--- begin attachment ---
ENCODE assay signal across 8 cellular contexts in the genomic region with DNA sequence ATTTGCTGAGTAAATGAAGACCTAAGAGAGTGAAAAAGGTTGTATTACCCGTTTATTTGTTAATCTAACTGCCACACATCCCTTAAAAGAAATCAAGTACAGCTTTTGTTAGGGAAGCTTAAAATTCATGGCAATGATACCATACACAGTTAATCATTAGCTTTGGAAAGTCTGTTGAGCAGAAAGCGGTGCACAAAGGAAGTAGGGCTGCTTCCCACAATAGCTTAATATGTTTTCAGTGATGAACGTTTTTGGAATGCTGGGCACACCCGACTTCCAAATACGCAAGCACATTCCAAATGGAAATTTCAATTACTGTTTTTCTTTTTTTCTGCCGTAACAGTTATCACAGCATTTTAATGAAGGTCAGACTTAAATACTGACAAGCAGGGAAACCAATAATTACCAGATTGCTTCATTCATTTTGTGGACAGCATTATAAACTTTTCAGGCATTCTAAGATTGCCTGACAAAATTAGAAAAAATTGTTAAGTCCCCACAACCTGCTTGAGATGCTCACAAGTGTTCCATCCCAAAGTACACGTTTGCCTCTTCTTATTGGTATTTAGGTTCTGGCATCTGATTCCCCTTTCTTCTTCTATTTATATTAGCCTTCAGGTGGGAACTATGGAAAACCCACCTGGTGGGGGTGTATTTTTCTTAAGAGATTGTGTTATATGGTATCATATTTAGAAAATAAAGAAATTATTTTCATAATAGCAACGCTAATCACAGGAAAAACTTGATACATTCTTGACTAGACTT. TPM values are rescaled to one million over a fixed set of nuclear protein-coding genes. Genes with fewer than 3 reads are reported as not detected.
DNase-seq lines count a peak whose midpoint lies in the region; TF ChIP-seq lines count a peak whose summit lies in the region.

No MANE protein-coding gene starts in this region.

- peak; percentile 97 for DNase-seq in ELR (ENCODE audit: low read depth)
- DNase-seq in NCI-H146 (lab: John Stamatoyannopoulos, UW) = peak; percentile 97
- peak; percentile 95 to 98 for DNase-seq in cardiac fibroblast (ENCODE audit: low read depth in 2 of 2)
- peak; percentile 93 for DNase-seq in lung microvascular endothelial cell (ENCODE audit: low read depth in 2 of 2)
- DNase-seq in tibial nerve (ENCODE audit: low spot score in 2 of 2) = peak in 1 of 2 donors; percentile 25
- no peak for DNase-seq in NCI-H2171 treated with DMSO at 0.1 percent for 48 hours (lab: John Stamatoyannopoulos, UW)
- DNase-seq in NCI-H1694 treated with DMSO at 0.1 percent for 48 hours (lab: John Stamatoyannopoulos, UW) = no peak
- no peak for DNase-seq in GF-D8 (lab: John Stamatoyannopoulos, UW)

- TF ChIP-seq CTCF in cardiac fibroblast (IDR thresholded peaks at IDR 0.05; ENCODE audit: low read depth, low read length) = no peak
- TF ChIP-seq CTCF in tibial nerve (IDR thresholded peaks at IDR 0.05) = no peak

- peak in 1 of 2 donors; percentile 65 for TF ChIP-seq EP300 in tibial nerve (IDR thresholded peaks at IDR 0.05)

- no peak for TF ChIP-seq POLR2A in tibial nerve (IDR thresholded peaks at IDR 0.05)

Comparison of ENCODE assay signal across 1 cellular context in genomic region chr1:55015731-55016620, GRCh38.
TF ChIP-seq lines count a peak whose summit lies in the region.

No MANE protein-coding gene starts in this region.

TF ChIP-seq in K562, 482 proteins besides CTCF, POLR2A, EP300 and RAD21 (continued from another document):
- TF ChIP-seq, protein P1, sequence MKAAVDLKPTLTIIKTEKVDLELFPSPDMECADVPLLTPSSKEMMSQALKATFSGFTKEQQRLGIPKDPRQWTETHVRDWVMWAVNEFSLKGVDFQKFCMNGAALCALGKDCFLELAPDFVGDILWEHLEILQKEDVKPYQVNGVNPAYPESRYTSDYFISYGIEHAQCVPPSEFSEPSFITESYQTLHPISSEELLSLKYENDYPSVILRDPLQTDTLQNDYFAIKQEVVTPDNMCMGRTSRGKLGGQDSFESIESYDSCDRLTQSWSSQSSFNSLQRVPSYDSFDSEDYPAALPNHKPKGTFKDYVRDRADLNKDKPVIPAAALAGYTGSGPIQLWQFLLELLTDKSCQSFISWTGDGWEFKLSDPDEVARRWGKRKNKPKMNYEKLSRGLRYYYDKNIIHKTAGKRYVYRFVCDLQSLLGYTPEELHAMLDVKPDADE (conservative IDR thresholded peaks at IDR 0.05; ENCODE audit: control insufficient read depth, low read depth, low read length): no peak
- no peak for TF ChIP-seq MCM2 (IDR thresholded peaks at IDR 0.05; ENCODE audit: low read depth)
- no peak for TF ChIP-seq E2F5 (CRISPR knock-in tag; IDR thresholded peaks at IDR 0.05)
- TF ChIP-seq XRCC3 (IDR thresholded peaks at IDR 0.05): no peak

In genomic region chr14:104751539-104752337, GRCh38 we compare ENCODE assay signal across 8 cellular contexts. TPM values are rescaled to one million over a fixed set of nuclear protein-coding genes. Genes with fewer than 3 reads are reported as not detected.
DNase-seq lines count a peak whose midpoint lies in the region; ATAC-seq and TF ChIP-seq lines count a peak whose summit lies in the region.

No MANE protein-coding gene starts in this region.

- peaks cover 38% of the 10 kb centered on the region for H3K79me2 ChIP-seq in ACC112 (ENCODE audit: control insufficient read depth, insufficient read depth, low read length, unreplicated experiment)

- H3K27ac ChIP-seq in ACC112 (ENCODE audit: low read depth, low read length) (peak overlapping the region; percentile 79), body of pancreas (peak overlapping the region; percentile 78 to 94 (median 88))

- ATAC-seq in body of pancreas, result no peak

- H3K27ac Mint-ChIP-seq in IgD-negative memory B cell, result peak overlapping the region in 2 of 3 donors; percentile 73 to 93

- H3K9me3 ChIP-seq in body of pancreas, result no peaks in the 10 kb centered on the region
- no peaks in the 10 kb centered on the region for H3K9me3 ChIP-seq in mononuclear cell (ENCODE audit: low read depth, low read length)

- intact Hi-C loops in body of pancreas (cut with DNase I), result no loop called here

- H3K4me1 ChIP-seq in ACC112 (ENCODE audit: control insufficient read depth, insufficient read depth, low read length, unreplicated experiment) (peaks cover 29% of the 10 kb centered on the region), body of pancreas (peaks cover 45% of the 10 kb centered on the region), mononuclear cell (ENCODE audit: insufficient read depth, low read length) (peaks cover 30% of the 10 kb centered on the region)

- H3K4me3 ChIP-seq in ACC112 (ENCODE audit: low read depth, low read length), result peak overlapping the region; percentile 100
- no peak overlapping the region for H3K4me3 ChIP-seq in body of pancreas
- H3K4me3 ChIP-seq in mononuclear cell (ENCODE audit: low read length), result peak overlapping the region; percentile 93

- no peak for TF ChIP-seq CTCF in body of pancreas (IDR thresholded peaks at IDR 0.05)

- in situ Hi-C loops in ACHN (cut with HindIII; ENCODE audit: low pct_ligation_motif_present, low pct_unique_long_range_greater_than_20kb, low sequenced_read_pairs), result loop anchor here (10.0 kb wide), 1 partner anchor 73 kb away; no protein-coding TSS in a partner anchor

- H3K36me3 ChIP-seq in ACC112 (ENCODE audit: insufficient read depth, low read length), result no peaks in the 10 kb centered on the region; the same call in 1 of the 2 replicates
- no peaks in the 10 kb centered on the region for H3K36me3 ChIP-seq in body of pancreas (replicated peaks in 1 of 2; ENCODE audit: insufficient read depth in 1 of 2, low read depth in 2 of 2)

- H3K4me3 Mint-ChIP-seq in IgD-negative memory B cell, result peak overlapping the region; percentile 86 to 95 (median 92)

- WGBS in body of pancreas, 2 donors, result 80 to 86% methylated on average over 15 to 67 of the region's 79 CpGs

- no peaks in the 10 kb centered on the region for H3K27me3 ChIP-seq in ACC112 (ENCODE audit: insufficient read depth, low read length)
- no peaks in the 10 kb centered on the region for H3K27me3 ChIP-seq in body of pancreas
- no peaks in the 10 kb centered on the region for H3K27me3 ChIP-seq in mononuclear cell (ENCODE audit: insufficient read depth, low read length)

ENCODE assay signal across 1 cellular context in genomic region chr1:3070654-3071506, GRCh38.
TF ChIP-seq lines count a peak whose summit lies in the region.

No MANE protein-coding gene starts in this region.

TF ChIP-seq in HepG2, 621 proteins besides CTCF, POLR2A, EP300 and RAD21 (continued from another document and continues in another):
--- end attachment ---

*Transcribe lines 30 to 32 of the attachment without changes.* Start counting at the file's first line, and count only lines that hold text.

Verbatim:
- H3K27ac Mint-ChIP-seq in IgD-negative memory B cell, result peak overlapping the region in 2 of 3 donors; percentile 73 to 93

- H3K9me3 ChIP-seq in body of pancreas, result no peaks in the 10 kb centered on the region
- no peaks in the 10 kb centered on the region for H3K9me3 ChIP-seq in mononuclear cell (ENCODE audit: low read depth, low read length)